The real tragedy of Milli Vanilli didn't occur until 1998--the year Rob Pilatus took his life, with an overdose of opiates and alcohol. The other guy, the pretty one in the red jacket with the outrageous shoulder pads, is still plying the rocky shoals of showbiz, knowing how badly they can injure and that they're occasionally fatal. Looking at various current interviews with Fab, who is now in his late 40s, He seems to have adopted a middle-aged philosphical outlook on past disasters and  takes his biggest pleasure from gaining credibility the hard way -- by getting up on stage and singing -- and with some commercial success.  KFC is the beneficiary of Fab's newfound vocal abilities, which he comes by as honestly as any singer who ever sang an ad jingle.




Sunday, September 04, 2016

my cat, count wallerstein, und all z other devils

I really like the photo. taken by my wife during our most recent road trip, which ran here yesterday. (Scroll down -- thru Z magic of blogging it's still here.)

Then aggressiveness of the black/white contrast, a motif the cat fits into perfectly, is what I like.

The funny thing about great photos is they're almost all accidental, or at least their effect is untintended. What a great composition though intentional or not, is Sammy the travelin' cat relaxing.

Reminds  me of some of the 17th century portraits of military types I've seen; those devils who ran the 30 years war, such as yr famous Count of Tilly, Johannes Tserklaes, whom we see impaling us on the evil beam of his one good, right eye.



Saturday, September 03, 2016

Weekenders quadruped blog

From a Motel 6

Deep in Utah,

Sammy the travelin' cat 


relaxes on a pile  of luggage.

Tuesday, August 30, 2016

Punch & Judy



punch & judy

CAST OF CHARACTERS
                                                                              
1. mr punch                               

2.  judy (his wyfe)                                                                     

3. ye baby

4. toby (a dog)

5. ye devil

6. ye crocodile

7. a constable

8. a skeleton

9. ye hangman

10. joey the clown
(from london town)


Punch & Judy is a mini-drama performed with hand puppets, & always by a single person who does all the voices, plays the music and/ or operates the phonograph, and does everything necessary to the
 performance of these one-act, set pieces.

In addition, this "professor of punchology" carves the heads of the puppets, makes their bodies and their clothing, and even makes his own prosceneum arch and theatre booth. I can't think 
of any other dramatic mode in which  cooperative endeavor is not just frowned upon, but absolute anathema.

The emphasis on the lone puppet master makes the quality of these performances almost too easy to judge.

The best professor of the craft today is an old gentleman named Glynn Edwards, who is unfortunately nearly totally retired. What makes him the best is his mastery of the fundamentals; he moves from one voice to another seemingly without effort, and since one of the two conversationalists is always Punch, whose voice requires speaking thru a contraption called a swazzle, it can't be as easy as it sounds. The movements of Edwards's puppets are also graceful and natural, and I especially enjoy the little dog who introduces the show, and moves in a most expressive and joyful way.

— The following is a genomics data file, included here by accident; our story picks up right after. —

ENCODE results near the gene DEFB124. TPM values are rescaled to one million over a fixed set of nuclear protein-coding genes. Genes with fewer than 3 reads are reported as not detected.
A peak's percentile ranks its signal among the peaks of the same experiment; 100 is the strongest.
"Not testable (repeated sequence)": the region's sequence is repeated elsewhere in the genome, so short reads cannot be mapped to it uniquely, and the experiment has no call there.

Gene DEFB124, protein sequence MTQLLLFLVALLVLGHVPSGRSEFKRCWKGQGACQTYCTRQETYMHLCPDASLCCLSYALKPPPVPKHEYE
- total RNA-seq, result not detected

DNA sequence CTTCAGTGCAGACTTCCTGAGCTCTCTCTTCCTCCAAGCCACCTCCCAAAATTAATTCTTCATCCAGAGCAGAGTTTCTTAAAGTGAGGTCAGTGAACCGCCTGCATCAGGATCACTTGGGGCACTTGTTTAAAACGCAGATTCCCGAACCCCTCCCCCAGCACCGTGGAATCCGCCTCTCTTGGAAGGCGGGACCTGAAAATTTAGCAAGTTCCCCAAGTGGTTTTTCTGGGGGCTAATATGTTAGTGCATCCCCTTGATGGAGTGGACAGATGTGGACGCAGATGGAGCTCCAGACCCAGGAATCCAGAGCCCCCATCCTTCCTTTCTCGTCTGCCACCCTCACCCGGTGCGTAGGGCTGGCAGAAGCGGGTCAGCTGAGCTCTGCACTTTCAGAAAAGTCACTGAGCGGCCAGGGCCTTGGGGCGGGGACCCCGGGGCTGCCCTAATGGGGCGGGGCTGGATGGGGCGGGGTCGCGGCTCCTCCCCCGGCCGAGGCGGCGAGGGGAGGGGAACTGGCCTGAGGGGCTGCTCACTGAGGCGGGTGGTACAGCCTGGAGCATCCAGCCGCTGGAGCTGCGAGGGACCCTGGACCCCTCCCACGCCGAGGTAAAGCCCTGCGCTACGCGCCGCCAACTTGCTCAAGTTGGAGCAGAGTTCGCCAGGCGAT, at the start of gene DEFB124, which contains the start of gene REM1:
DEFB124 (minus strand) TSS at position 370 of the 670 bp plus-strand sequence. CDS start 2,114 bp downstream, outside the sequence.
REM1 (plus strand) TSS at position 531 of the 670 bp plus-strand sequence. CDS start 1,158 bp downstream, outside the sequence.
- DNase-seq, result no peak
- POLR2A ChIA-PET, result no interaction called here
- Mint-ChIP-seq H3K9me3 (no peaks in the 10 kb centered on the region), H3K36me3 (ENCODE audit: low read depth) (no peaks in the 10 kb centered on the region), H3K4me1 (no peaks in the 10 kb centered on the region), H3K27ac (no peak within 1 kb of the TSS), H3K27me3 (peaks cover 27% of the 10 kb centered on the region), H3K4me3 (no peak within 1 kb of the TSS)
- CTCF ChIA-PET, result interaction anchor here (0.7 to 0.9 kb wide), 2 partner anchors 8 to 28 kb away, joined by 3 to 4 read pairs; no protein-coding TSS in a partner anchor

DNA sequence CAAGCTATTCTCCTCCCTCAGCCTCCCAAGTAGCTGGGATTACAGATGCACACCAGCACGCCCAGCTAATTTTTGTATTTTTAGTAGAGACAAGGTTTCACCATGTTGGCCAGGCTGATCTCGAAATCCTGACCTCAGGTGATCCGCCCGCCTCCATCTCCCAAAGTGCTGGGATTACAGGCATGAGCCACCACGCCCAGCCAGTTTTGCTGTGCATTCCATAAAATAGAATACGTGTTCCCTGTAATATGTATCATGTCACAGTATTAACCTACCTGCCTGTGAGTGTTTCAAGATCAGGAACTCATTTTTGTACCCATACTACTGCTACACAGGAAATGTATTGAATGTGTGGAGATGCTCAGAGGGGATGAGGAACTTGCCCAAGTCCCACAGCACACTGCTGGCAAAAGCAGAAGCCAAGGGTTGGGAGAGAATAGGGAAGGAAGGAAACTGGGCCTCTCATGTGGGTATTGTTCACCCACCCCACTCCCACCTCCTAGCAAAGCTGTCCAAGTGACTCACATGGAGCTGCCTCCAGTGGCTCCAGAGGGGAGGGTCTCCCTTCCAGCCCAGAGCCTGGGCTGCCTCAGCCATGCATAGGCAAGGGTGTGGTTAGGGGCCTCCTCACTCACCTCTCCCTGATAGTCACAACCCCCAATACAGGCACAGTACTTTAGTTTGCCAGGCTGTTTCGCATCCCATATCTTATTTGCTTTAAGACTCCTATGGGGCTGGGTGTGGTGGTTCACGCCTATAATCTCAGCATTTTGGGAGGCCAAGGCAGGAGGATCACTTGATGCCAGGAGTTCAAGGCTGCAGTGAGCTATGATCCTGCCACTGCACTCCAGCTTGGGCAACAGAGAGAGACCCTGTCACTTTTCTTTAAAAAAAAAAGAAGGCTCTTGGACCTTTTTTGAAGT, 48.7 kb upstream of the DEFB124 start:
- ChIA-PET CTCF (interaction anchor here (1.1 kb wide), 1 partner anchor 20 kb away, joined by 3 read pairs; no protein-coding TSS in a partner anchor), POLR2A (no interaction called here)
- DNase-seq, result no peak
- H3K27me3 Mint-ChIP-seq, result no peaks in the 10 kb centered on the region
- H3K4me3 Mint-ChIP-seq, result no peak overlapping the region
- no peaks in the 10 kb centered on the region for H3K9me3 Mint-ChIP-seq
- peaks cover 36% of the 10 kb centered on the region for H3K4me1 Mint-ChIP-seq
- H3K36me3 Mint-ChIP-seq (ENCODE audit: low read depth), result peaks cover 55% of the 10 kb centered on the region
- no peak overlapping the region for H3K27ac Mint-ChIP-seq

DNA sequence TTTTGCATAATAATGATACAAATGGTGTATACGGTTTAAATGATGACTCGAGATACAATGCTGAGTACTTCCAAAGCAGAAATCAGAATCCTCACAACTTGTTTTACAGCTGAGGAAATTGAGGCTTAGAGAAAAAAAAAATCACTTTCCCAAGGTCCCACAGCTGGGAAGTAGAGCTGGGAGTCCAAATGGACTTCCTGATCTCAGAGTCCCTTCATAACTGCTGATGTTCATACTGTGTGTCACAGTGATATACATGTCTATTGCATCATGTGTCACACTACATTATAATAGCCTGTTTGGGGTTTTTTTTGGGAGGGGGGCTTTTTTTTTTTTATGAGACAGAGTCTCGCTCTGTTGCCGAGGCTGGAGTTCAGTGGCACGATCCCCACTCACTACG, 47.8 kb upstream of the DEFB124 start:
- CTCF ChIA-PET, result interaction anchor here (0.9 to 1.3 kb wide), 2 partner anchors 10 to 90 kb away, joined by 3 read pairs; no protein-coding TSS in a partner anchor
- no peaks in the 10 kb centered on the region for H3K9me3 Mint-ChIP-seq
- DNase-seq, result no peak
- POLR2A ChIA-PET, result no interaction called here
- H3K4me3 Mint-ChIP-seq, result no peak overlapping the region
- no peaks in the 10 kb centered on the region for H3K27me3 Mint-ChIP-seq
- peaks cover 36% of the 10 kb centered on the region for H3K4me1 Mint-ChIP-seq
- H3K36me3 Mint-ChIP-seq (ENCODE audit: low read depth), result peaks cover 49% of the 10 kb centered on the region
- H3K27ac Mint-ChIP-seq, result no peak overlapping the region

I also immensely enjoy the work of Professors John Thursby and Rod Burnett, who, like Edwards, have mastered the elements of "the script," such as it is, so thoroughly that they can easily improvise to fit the requirements of any audience. I should mention here that to some extent, if you've seen one Punch & Judy show, you've seen 'em all. The scripted a elements follow each other not precisely in a strict order, but in a series of predictable vignettes which increase in violence as the show winds out its roughly 20-minute duration.

It's this violence, and the coarse and aggressive nature of Mr. Punch which has caused this show, performed steadily in England for over 350 years, to fall into disrepute amongst the PC university crowd. I'll say more about political correctness vs Mr Punch tomorrow, plus a bunch of disorganized (at this point) thoughts about this topic and others relating to the primitive but strangely engaging Punch & Judy shows.

However I've borrowed your eyes too long already today, and I need to go cook dinner.



Sunday, August 28, 2016

ye last road trip (again)



We arrived home on Monday at ye end of what I REALLY hope was ye last rode trip. Now I know you’ve heard it B4 — I think the first “last road trip” was in 2005. .


 


At that time I wrote," Once upon a time, when gas was cheap and motel rooms were reasonably priced, I took to the road whenever the impulse struck, often just for the hell of it. Cruising along some remote two-lane blacktop (I never liked traveling the interstates) conferred a sense of freedom and independence. It fostered an illusion of power -- omnipotence, almost -- best expressed as, "I can go wherever I want, and do whatever I want, whenever I want."
"Sure. Until the money runs out. Or more importantly, until you're out of gas. And we are.

"Among the innumerable casualties of hurricane Katrina was our notion that gasoline is an infinite resource.

"But now we've breached the three-dollar barrier, the point at which many Americans find their formerly unlimited mobility curtailed.

"It's now extremely difficult, if not impossible, for a family of four with modest means to gas up the old Ford Explorer and go tooling off to visit Aunt Mary in Lubbock."

But now we see expense is only one facet of the "petroleum problem;"there will be times when the environmental problem is that gas is too cheap and too available. We are in a radically different scenario now, what Jim Kunstler called "the bumpy plateau" in "The Long Emergency." and it's not easy 4 me, confined to a wheel chair and carrying an oxygen tank, to deal with those bumps.


As things have turned out, gas is so cheap right now that traffic is THE problem in nearly every city & town, as people for whom recreational driving had not been an option for quite a few years suddenly take it up again with a vengeance; we were in a two-hour jam on the run into Portland on our way to Seattle, & a four-hour jam leaving Tacoma for Boise & points south on a couple days later.

Some recreation. If the folks up in Washington, in Portland, OR & LA & Frisco want to have fun in their own way, that's OK I spoze (or it would be if it wasn't demolishing what's left of our optimal 80% nitrogen & 20% oxygen atmosphere). But I can tell you it makes the wheechair life look a lot better. 

That final day took a lot out of us, and a lot out of the cat (she travels with us everywhere we go); unable to drink for over 8 hrs, she was a ghost of herself the day after her return, but has since reverted to normal behavior.